- The additional criteria added by the NCC evaluation team tilted the playing field in the favor of applicants who were non-profits or had noncommercial affiliations. This is particularly true of criteria like 'good works" and "relationship with the community".

    - Your comments make a number of subjective and speculative comments that are not grounded in fact or supported by the evaluation reports (e.g. you know what we were thinking about our chances of being selected or what our motives are).

    - As the chairperson of the "Usage" evaluation team, your comments about the technical evaluations are not appropriate and further demonstration of bias.

    Ken Hansen, NeuStar
    [ Reply to This | Parent ]
    Re: Neustar seeks .org coup; will ICANN accede?
    by Hendrik on Sunday October 06 2002, @04:52PM (#9572)
    User #2856 Info

    Ray,

    When you do want to dismiss the registrar-registry split as ridiculously invented, you are required to explain first why this approach works quite well in a lot of ccTLD's and why it fails in its current setup for gTLD's. Then you might not dismiss it but propose to change the flaws that cause the problems.

    I cannot find convincing arguments to dismiss the registry-registrar model as such as I am quite able to provide the working counter-examples based on a comparative study of registries, in specific those of European ccTLD's.

    The registry-registrar institutional arrangement has worked quite well in the UK, Germany, the Netherlands and Denmark. It produced a higher number of domain names per capita for those countries than the US based companies and citizens have registered under the .us ccTLD's and the generic TLD's.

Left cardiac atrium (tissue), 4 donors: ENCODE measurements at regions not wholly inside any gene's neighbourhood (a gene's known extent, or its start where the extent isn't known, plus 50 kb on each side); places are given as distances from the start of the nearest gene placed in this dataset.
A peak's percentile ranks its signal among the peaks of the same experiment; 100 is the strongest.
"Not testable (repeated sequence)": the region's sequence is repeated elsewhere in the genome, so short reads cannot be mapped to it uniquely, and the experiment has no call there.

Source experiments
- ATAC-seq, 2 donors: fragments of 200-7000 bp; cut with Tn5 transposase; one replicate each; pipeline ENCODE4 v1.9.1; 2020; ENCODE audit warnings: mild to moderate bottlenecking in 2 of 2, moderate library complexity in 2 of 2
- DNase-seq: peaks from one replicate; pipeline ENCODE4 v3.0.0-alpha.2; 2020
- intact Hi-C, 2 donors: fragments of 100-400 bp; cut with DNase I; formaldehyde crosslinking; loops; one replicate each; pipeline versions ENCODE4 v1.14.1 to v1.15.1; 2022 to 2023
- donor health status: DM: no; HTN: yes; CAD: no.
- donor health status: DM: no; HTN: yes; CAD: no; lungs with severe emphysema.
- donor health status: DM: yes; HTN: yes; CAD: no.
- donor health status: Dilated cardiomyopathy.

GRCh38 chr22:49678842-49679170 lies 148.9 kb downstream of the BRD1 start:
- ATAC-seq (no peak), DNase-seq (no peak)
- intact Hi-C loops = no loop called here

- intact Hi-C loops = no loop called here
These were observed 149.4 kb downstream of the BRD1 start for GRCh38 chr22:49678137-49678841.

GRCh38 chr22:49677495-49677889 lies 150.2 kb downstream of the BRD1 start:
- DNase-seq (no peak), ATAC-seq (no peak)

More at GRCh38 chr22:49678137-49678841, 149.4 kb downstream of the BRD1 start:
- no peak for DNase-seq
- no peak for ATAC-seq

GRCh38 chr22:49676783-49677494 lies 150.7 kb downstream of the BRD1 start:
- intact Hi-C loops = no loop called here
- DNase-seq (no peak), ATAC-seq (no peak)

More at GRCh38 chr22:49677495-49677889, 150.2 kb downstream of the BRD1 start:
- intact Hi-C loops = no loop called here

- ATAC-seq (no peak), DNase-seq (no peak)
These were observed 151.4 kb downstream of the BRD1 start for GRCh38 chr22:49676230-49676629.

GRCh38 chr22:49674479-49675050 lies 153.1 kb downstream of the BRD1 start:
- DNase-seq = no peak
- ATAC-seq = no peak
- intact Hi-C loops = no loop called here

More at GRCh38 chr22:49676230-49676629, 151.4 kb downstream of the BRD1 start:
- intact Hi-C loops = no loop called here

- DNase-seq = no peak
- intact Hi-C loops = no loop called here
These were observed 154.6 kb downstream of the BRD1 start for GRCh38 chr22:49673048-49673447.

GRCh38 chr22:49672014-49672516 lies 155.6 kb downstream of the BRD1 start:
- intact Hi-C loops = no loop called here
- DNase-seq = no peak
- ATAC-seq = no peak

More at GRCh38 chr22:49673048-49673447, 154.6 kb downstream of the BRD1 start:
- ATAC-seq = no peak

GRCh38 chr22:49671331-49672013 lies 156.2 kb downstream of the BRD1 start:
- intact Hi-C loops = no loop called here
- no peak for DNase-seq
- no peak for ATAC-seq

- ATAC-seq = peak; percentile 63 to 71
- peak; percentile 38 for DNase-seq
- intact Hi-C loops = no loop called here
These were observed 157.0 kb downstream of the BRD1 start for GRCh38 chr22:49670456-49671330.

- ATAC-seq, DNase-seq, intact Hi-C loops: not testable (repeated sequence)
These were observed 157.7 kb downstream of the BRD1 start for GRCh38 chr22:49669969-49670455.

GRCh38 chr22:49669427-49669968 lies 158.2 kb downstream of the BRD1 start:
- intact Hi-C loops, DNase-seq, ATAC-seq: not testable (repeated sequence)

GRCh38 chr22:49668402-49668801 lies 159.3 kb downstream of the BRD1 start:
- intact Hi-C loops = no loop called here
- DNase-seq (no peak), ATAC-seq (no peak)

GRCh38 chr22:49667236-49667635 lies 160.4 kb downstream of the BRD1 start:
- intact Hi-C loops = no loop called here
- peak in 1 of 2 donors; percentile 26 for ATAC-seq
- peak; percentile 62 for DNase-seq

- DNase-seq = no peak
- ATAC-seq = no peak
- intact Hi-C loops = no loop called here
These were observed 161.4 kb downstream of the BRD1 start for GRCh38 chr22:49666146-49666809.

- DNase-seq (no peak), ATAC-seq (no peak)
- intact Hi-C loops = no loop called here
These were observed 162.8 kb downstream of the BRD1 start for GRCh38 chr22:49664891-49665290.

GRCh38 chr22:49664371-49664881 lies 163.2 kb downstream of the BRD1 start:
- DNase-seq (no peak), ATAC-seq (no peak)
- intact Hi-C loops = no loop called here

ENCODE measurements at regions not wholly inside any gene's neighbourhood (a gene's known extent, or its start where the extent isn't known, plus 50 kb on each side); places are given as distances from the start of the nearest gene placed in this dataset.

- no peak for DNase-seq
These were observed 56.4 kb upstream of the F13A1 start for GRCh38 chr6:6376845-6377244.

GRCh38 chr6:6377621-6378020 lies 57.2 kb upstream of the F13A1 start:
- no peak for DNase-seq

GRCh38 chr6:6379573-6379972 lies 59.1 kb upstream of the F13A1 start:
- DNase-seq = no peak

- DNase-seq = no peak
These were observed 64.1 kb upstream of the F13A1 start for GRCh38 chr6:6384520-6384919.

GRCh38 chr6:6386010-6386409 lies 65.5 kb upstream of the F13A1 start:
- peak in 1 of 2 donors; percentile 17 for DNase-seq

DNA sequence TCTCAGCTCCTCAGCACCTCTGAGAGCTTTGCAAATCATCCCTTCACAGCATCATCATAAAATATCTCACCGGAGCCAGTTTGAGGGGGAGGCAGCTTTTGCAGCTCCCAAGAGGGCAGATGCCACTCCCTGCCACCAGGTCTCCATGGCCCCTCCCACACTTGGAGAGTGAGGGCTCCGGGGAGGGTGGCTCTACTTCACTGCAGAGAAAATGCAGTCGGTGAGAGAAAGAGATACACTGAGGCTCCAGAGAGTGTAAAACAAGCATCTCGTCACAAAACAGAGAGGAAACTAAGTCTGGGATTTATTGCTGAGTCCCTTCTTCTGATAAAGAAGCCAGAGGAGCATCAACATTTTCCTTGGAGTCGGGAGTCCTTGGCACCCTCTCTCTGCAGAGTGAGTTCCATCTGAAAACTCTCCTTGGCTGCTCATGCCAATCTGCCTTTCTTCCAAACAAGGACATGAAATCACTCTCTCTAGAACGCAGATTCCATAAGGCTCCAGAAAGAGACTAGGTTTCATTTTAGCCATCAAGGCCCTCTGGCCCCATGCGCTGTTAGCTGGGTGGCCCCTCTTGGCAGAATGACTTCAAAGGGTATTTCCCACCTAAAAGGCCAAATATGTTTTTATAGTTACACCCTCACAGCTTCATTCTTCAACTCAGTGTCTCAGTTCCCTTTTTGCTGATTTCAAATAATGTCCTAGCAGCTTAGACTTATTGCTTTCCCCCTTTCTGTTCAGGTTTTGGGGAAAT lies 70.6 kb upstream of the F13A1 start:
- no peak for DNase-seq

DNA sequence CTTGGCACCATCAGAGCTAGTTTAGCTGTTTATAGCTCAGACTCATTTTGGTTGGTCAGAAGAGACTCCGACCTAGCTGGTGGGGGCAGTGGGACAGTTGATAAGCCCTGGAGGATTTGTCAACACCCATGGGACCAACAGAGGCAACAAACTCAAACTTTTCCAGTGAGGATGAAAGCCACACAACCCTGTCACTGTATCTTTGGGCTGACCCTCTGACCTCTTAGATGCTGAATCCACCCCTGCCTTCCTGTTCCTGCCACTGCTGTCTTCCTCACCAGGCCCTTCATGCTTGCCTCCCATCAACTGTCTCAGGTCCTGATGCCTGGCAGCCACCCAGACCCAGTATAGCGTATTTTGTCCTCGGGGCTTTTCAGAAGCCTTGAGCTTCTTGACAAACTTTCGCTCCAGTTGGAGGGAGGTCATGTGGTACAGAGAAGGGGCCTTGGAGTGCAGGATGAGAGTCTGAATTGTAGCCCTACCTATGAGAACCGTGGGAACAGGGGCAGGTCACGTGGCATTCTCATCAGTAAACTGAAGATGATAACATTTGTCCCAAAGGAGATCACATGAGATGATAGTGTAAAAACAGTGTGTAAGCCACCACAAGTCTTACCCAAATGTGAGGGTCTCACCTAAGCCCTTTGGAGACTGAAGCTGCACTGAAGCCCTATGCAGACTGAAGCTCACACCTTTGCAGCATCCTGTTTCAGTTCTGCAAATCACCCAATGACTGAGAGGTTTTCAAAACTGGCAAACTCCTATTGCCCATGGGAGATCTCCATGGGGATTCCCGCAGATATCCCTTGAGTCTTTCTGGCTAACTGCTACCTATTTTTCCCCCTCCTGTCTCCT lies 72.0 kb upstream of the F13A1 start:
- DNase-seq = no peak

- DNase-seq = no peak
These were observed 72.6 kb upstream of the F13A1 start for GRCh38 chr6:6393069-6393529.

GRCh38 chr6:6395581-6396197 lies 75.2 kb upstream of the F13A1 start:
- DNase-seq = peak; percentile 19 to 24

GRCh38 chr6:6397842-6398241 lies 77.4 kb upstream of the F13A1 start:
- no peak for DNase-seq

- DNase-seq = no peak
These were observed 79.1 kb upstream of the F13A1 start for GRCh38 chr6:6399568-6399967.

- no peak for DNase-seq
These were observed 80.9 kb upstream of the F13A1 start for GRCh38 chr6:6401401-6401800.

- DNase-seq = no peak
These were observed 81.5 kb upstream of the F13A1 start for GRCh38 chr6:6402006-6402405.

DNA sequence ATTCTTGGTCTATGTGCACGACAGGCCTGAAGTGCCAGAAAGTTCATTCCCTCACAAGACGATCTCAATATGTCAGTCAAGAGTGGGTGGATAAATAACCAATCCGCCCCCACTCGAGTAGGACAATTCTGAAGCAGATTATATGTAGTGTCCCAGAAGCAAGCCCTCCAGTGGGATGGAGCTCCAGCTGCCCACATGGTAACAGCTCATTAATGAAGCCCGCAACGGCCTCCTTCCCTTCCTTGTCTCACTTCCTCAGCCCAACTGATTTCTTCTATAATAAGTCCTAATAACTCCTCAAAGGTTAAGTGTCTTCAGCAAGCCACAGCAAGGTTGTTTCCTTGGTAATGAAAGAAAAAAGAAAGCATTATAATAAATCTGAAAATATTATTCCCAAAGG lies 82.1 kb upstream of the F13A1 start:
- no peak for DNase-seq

Therefore it is better to define what outcomes in the domain name industry you consider as a succes and then assure yourself that the registry-registrar model is indeed bad performing to reach that goal.

    The main difference between European ccTLD's and the gTLD's as far as I am able to perceive is the far weaker position of the registry operator, who typically is a subcontractor to the not-for-profit registry. The non-profit registry is also heavily pushed by the registrar community to drive down registry prices per name as they are the registrars main input cost. As a consequence there is no serious need for regulatory style wholesale price-fixing.

    The large variety in type, size and approach of registrars and the low entrance barrier to become one (.uk and .nl have more than 1000 registrars each), has provided a registrar community that takes care quite well of their domain name registrants interests. E.g. there are for-profit and not-for-profit registrars that have themselves specialised in individual users and various non-commercial sectors of society (f.i. churches and religious organisations).
    [ Reply to This | Parent ]
    • 1 reply beneath your current threshold.
    Re: Neustar seeks .org coup; will ICANN accede?
    by PeterBarron (pebarron@hotmail.com) on Monday October 07 2002, @07:06PM (#9611)
    User #3240 Info | http://www.icannwatch.org/
    I would feel more comfortable if trolls like you would both substantiate your points and not post anonymously.

    As a result, you are hardly taken seriously.

    At least I am not taken seriously due to my opinions, which is a step up.

    ++Peter
    [ Reply to This | Parent ]
  • 7 replies beneath your current threshold.